Briefing Skipper: Kabul, Hague, China, Falun Gong, al-Awlaki, cold fusion
In which we scour the transcript of the State Department’s daily presser so you don’t have to. These are the highlights of Wednesday’s briefing by spokesman P.J. Crowley: Secretary of State Hillary Clinton will lead the U.S. delegation to the Kabul conference in July, Crowley said. No word yet on who will represent the U.S. ...
In which we scour the transcript of the State Department’s daily presser so you don’t have to. These are the highlights of Wednesday’s briefing by spokesman P.J. Crowley:
- Secretary of State Hillary Clinton will lead the U.S. delegation to the Kabul conference in July, Crowley said. No word yet on who will represent the U.S. at the peace jirga, which we are hearing is now scheduled for the end of May.
- Clinton spoke for 5 minutes Wednesday with William Hague, the new foreign secretary of the United Kingdom. Hague will come to Washington and meet with Clinton at the State Department Friday. Here are some photos are Hague’s first day in office. Meanwhile, outgoing foreign secretary David Miliband is running for the leadership of the opposition Labour party.
- Later Wednesday, Clinton had a "lengthy" conversation with Chinese State Councilor Dai Bingguo, over an hour. "They acknowledged that good progress has been made, talked about a couple of technical issues in the drafting of the draft resolution, and pledged that both sides would continue to work hard within the P-5+1 to resolve remaining questions," Crowley said. The P5+1 met Wednesday morning in New York. Clinton is going to China next week.
- Even Later Wednesday, Clinton met with the Democratic Hill faction called the "Blue Dog Coalition," who are against any funding except for national security. The Blue Dogs have a proposal to designate foreign operations funding as national security funding and Clinton stressed "that while acknowledging that times are tough, resources are limited, maintaining full funding for the President’s international affairs budget request is essential," Crowley said.
- State isn’t thrilled that Yemen seems to be saying they won’t extradite American citizen and accused terrorist Anwar al-Awlaki if they ever get around to capturing him. "I think we’re conscious of certain aspects of Yemeni law. I don’t think that comes as a surprise to us," Crowley said, "The key thing is first, we look forward to having him captured if that can be accomplished. And then we’ll see where we go from there."
- The Washington Post story about how State is funding a Falun Gong company that fights internet censorship is "premature," Crowley explained. "In fact, there is not yet an agreement. I think the Post story is premature. We’ve not finalized agreement on the current round of funding… They have submitted a proposal, but no final decisions have been made."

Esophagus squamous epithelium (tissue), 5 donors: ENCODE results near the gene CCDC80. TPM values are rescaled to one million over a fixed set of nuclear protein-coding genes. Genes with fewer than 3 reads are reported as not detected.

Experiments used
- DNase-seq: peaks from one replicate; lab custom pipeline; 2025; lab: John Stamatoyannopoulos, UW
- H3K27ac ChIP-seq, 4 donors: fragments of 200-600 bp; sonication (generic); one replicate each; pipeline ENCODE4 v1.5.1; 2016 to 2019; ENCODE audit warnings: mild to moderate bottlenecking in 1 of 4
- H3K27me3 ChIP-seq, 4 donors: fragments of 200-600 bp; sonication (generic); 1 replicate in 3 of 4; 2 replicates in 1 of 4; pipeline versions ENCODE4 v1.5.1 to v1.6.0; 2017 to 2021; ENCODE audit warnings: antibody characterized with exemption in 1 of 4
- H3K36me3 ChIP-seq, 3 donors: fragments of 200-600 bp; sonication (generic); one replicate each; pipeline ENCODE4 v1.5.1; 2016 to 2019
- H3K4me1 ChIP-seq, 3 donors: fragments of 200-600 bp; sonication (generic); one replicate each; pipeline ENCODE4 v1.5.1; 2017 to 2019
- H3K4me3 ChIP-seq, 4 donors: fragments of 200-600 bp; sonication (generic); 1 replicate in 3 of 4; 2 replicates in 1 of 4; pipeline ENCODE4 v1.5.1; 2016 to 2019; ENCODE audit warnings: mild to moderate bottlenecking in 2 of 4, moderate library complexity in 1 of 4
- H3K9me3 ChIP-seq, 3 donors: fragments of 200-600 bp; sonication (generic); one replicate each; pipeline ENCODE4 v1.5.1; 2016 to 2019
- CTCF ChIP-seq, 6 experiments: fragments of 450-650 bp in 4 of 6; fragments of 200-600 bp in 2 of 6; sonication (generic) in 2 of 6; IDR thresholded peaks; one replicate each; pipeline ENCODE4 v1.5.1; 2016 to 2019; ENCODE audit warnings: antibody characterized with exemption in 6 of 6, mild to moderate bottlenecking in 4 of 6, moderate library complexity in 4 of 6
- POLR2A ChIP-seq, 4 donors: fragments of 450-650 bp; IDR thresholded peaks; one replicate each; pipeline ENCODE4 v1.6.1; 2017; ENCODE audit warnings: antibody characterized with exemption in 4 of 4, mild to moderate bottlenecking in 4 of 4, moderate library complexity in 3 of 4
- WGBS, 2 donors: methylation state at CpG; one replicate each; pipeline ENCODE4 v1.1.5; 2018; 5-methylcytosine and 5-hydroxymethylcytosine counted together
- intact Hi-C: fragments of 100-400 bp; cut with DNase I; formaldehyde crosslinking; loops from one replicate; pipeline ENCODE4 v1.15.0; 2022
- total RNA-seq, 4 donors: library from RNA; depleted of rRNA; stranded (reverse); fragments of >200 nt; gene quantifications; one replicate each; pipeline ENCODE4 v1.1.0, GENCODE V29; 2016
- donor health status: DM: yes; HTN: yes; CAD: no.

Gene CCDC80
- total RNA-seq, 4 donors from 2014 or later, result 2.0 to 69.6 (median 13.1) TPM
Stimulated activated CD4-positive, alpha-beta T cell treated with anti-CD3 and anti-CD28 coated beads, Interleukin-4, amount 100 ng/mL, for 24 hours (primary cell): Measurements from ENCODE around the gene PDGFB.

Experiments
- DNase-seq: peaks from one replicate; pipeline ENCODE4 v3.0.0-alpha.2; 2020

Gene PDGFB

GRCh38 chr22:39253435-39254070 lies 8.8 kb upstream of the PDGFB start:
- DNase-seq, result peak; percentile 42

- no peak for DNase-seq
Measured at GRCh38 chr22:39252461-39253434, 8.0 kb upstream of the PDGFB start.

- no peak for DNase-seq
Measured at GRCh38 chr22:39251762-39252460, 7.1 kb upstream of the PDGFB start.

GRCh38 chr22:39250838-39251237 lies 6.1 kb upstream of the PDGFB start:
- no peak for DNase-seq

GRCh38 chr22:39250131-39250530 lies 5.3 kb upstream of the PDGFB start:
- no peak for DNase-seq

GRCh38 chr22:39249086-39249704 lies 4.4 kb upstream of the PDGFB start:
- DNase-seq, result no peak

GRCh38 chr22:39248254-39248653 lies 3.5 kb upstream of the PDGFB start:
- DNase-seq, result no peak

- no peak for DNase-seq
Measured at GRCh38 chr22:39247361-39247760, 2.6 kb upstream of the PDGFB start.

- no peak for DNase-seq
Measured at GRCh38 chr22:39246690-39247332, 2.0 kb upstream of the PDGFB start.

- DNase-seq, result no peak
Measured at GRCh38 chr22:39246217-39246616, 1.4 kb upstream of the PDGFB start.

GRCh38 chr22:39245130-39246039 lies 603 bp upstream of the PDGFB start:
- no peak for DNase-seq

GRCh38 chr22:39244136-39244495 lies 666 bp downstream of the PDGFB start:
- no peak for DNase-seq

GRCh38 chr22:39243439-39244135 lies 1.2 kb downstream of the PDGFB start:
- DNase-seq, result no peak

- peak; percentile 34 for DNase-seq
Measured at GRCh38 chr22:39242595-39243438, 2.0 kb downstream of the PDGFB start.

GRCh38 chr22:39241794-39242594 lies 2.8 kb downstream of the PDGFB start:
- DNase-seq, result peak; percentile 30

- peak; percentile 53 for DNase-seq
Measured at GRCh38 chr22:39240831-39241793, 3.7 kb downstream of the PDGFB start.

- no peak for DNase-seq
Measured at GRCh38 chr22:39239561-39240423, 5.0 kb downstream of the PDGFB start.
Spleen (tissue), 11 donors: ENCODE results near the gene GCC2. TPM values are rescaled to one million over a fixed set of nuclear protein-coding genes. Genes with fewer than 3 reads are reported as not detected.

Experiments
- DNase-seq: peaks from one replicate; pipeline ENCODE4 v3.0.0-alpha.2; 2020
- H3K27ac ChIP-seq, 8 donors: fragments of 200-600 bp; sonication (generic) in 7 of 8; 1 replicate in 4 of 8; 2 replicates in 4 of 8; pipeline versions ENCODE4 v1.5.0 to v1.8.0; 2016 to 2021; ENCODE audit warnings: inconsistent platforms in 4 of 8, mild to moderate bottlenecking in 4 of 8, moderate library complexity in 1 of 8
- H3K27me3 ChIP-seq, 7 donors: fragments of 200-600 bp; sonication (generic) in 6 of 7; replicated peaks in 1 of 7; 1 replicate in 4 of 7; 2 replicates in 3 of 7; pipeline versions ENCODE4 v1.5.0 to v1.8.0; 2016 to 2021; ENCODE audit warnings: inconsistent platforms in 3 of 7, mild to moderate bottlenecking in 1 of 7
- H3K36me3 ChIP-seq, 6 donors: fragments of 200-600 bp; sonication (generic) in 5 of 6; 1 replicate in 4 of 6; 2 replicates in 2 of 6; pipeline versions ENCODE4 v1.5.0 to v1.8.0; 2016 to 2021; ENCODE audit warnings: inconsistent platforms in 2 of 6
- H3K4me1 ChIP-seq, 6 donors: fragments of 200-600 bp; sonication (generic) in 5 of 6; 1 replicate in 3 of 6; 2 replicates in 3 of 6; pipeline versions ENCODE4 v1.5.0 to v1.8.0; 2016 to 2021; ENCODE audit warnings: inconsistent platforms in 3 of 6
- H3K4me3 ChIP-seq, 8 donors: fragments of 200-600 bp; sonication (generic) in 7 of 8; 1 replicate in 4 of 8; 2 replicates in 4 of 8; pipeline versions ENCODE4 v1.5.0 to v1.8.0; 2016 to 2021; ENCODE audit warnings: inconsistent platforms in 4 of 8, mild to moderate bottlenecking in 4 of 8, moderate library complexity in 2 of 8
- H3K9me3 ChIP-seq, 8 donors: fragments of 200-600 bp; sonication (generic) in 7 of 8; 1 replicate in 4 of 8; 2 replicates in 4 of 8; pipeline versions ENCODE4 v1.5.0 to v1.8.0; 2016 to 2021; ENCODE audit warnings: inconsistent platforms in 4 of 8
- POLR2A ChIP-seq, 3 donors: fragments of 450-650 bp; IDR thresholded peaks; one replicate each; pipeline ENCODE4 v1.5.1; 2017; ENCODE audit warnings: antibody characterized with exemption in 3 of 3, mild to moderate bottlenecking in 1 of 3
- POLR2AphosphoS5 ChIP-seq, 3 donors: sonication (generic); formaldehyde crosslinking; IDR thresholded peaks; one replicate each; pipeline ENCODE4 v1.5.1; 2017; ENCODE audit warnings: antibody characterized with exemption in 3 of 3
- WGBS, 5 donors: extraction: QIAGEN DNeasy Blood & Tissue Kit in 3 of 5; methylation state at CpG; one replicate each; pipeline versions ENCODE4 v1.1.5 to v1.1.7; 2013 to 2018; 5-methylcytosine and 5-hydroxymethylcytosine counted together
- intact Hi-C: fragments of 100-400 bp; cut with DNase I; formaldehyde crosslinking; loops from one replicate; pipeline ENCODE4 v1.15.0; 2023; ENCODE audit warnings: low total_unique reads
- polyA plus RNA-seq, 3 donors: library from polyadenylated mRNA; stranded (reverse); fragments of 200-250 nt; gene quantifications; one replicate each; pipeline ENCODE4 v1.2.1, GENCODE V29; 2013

- Crowley threw cold water on the claim by North Korea that they have created a cold fusion reactor. "The North Koreans have been prone from time to time to claim lots of things," he said, "I wouldn’t dissuade you from those people who are offering skeptical views on this at this point."
Josh Rogin covers national security and foreign policy and writes the daily Web column The Cable. His column appears bi-weekly in the print edition of The Washington Post. He can be reached for comments or tips at firstname.lastname@example.org.
Previously, Josh covered defense and foreign policy as a staff writer for Congressional Quarterly, writing extensively on Iraq, Afghanistan, Guantánamo Bay, U.S.-Asia relations, defense budgeting and appropriations, and the defense lobbying and contracting industries. Prior to that, he covered military modernization, cyber warfare, space, and missile defense for Federal Computer Week Magazine. He has also served as Pentagon Staff Reporter for the Asahi Shimbun, Japan's leading daily newspaper, in its Washington, D.C., bureau, where he reported on U.S.-Japan relations, Chinese military modernization, the North Korean nuclear crisis, and more.
A graduate of George Washington University's Elliott School of International Affairs, Josh lived in Yokohama, Japan, and studied at Tokyo's Sophia University. He speaks conversational Japanese and has reported from the region. He has also worked at the House International Relations Committee, the Embassy of Japan, and the Brookings Institution.
Josh's reporting has been featured on CNN, MSNBC, C-Span, CBS, ABC, NPR, WTOP, and several other outlets. He was a 2008-2009 National Press Foundation's Paul Miller Washington Reporting Fellow, 2009 military reporting fellow with the Knight Center for Specialized Journalism and the 2011 recipient of the InterAction Award for Excellence in International Reporting. He hails from Philadelphia and lives in Washington, D.C. Twitter: @joshrogin
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